Longview-based Chinook Ventures is facing possible eviction by state regulators following repeated environmental violations in its clean up of the the former Reynolds Metals Co. site.
However, a Chinook official says the company plans to file its first formal environmental impact plan next month, which state agency officials say will allow the company to stay at the site.
Chinook plans to finish a draft of the state-mandated plan detailing the environmental consequences of its work along the Columbia River next week, then submit it in July, said Pat Patterson, Chinook director of operations.
Without a plan, the state Department of Natural Resources could yank away its aquatic lands lease for Alcoa Inc., which is leasing the 416-acre site to Chinook, a mineral import/export firm west of Longview. DNR governs land surrounding waterways, and the action would be similar to a landlord evicting a tenant.
Chinook bought the buildings on the site of the former Reynolds aluminum plant out of bankruptcy court in 2004. The site had been contaminated since Reynolds built the smelter in 1941, and Chinook officials said they planned to clean up the 416-acre site and build a private port.
Pennsylvania-based Alcoa Inc. bought the site from Reynolds in 2001.
DNR last month sent a letter to Alcoa saying it was in default because Chinook did not have permits for much of the work the company was doing. However, because the company plans to file the environmental impact plan, DNR likely won't force Chinook to leave, agency spokeswoman Jane Chavey said.
Most companies file a comprehensive environmental plan before they start working at a site, but Chinook officials were unaware of state requirements, said Alan Bogner, regional lead of the governor's office of regulatory assistance.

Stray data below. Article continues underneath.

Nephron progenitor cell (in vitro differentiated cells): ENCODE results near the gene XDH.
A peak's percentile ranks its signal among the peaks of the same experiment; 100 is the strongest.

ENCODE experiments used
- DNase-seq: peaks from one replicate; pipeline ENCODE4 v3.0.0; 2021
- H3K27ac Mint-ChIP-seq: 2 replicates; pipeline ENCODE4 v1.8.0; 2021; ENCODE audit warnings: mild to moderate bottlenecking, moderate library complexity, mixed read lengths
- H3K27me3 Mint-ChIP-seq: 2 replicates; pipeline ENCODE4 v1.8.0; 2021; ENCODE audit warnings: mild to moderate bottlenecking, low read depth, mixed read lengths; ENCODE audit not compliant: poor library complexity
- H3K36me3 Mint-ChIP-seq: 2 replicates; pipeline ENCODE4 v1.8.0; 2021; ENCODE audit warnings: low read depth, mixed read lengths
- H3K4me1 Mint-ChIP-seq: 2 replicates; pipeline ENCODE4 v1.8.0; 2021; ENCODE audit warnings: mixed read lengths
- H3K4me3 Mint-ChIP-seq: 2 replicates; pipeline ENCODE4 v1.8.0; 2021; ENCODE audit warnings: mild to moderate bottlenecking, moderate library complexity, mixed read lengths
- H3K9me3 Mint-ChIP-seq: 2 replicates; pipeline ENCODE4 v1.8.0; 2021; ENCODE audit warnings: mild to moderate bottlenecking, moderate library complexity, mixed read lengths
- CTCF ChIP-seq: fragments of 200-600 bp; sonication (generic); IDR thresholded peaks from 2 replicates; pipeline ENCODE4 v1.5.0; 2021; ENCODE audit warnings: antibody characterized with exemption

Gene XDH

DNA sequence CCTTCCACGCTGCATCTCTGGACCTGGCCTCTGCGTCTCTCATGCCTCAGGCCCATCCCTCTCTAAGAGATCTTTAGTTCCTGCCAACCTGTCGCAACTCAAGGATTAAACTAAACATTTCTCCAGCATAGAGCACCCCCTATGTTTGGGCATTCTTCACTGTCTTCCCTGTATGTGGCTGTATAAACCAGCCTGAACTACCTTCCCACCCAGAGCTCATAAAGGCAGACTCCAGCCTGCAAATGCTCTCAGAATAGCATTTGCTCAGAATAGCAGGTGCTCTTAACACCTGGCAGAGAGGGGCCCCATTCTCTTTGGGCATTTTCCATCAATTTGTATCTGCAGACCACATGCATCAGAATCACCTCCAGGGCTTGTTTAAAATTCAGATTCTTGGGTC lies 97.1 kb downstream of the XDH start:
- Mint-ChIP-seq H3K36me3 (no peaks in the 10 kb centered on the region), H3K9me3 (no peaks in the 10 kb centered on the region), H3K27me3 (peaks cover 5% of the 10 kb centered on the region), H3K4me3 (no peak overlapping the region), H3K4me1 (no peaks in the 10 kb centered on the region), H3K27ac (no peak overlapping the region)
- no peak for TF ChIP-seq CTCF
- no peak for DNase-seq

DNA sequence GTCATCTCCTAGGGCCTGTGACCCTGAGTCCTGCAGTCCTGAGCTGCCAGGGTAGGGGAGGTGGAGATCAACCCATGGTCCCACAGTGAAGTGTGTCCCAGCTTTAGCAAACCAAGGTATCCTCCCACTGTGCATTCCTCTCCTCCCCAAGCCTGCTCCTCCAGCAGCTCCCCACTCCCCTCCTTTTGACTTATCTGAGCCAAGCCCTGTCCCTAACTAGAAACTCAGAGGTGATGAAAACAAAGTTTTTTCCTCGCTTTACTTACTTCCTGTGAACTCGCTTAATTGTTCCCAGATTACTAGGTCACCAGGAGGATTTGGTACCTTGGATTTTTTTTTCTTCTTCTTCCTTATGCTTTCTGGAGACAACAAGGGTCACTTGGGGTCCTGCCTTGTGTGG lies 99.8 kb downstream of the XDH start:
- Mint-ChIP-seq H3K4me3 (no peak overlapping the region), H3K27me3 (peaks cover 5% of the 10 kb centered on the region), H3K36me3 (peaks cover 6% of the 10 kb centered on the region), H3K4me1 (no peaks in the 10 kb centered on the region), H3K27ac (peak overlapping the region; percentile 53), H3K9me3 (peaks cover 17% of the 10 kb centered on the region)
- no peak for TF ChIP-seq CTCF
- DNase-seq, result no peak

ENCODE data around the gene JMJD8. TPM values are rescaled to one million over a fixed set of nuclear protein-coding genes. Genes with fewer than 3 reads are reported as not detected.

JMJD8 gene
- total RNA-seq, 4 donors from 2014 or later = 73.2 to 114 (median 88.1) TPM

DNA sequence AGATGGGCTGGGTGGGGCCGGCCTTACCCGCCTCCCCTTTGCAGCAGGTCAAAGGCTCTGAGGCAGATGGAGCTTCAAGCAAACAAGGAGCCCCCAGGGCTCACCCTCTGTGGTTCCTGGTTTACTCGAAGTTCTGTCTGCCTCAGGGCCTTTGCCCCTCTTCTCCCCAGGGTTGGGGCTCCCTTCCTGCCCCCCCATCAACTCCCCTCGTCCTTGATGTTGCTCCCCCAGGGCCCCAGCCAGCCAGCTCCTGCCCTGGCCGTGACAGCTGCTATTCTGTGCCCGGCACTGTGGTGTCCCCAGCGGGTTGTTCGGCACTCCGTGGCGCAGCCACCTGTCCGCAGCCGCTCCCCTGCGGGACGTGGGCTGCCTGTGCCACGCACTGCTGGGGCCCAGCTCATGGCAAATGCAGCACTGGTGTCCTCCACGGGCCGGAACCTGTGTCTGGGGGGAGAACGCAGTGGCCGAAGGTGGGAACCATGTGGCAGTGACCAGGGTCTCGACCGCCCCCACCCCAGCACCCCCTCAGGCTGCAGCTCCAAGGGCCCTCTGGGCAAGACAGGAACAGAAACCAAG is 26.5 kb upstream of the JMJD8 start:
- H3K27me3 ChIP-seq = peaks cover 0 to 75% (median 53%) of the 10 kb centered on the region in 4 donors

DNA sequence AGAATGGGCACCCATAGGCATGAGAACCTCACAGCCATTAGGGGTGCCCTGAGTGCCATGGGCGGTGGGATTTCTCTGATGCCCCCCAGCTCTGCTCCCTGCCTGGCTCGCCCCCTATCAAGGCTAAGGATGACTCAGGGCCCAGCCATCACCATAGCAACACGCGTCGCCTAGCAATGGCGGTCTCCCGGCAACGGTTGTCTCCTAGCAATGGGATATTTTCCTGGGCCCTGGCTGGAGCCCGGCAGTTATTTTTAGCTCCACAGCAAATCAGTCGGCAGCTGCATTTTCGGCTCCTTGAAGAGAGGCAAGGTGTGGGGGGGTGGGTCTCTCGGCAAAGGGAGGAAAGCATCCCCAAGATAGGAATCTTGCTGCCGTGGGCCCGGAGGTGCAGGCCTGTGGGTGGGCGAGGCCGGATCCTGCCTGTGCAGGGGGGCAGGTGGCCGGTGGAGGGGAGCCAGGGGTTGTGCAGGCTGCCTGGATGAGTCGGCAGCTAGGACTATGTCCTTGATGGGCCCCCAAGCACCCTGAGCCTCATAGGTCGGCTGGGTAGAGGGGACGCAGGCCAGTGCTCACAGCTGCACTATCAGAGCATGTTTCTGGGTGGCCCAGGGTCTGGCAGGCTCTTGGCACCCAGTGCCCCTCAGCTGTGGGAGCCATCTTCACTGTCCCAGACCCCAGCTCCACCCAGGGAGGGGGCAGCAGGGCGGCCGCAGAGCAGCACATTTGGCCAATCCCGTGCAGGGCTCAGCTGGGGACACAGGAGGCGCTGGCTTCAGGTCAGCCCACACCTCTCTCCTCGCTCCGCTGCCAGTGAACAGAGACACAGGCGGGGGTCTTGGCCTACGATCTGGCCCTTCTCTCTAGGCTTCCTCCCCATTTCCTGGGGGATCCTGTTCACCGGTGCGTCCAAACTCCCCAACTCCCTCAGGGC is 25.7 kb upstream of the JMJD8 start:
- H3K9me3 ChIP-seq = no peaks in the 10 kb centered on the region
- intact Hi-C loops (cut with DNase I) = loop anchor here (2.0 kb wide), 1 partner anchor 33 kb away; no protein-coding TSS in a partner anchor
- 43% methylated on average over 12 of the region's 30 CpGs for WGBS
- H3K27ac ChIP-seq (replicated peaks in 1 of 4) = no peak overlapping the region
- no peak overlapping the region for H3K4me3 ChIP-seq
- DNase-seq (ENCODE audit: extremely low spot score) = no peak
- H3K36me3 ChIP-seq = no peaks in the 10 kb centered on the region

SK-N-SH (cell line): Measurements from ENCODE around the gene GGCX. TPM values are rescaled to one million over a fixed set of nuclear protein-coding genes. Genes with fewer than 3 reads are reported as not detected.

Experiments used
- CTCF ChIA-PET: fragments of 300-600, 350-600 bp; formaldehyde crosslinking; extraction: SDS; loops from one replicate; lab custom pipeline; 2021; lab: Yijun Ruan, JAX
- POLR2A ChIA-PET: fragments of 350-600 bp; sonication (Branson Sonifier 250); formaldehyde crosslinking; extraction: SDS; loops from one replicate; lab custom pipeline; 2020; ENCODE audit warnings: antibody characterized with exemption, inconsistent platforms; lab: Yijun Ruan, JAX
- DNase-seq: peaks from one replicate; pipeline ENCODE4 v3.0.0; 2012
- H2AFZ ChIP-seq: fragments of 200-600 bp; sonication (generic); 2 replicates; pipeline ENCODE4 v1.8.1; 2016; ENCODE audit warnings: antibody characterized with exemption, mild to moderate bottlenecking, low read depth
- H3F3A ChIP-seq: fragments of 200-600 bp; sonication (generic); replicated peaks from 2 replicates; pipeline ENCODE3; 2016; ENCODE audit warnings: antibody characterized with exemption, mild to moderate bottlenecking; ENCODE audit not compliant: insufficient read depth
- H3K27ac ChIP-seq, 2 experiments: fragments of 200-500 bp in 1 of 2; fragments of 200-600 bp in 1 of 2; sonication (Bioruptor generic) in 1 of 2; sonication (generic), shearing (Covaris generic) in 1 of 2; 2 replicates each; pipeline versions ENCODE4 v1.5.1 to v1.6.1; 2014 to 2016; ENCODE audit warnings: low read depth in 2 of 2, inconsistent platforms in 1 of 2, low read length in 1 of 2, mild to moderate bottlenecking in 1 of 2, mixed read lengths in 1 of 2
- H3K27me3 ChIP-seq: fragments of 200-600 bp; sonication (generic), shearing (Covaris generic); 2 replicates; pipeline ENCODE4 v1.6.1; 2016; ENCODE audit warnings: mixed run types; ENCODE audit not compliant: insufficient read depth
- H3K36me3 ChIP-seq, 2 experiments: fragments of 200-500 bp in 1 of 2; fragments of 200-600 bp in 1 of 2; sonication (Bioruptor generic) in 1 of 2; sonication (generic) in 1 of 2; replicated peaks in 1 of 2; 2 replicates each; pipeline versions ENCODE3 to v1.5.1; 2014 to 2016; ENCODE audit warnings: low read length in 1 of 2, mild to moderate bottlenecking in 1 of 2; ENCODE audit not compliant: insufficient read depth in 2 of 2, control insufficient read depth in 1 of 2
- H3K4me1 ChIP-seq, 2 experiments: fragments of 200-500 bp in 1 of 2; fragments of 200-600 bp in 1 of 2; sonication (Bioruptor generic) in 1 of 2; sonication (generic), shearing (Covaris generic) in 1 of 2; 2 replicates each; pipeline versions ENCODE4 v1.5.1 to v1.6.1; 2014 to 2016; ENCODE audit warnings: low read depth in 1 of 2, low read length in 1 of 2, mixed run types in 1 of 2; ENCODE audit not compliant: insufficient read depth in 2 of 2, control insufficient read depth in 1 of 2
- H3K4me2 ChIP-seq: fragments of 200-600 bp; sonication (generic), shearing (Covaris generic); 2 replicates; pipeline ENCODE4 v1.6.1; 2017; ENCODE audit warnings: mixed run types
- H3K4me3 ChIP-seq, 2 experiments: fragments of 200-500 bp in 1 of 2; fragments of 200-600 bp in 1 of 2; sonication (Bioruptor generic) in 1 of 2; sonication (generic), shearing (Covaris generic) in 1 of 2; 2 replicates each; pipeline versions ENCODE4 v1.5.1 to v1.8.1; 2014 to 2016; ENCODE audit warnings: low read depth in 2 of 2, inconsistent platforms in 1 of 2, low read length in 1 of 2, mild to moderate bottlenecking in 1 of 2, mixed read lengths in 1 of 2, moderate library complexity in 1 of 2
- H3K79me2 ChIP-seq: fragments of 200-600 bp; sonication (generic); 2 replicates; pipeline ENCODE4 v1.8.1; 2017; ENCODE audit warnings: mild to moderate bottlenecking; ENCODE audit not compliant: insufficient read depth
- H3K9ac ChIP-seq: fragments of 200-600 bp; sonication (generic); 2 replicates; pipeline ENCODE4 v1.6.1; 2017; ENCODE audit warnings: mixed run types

"Chinook was probably a little naive and didn't necessarily understand the process," Bogner said.
State, county and federal regulators have penalized Chinook multiple times, including:
• A $92,000 fine from the Southwest Washington Clean Air Agency last year for failing to control chemical emissions.
• A $150,000 fine from the state Department of Ecology for failing to obtain permits to store and transport chemicals.
• A $40,000 fine from Ecology this year for spilling between 25 and 50 cubic yards of petroleum coke into the Columbia River.
• An order from the U.S. Army Corps of Engineers last year to stop all work in the Columbia River after installing piles to build a dock in the water and modifying a conveyor system without proper permits.
• An order from Cowlitz County last year to stop work around the water for failing to obtain shoreline permits.
Following the petcoke spill in February, Chinook hired an independent investigator, Portland-based Marine Systems Inc., to determine the cause. In a report released in April, Marine Systems determined Chinook had failed to properly cover its conveyor belt while off-loading the petcoke and the company had improperly stored and disposed of waste and hazardous materials on the site.
That worries Columbia RiverKeeper, the Portland-based environmental group filed a lawsuit in federal court against Chinook in November alleging violations of the Clean Water Act.
Brett VandenHeuvel, the agency's executive director, said he questions whether Chinook is trying to comply with environmental regulations.
"It's difficult to believe there's a change of heart," VandenHeuvel said Thursday.
Chinook's actions have been unfair to other waterfront businesses and ports, he added.
"When the agencies don't enforce the law, it creates an uneven playing field."
Chinook has ceased its petroleum coal, or petcoke, and cement export businesses since the February spill, Patterson said, but it's currently conducting other permitted activities. Chinook is currently off-loading coal on rail cars for Weyerhaeuser Co. and is shipping and receiving alumina, the raw product used to manufacture aluminum, Patterson said.
If the company obtains its permits, it could start operating fully and cleanly by the end of the year, he said.
"These are products that are traditionally handled on the waterfront at other locations," Patterson said.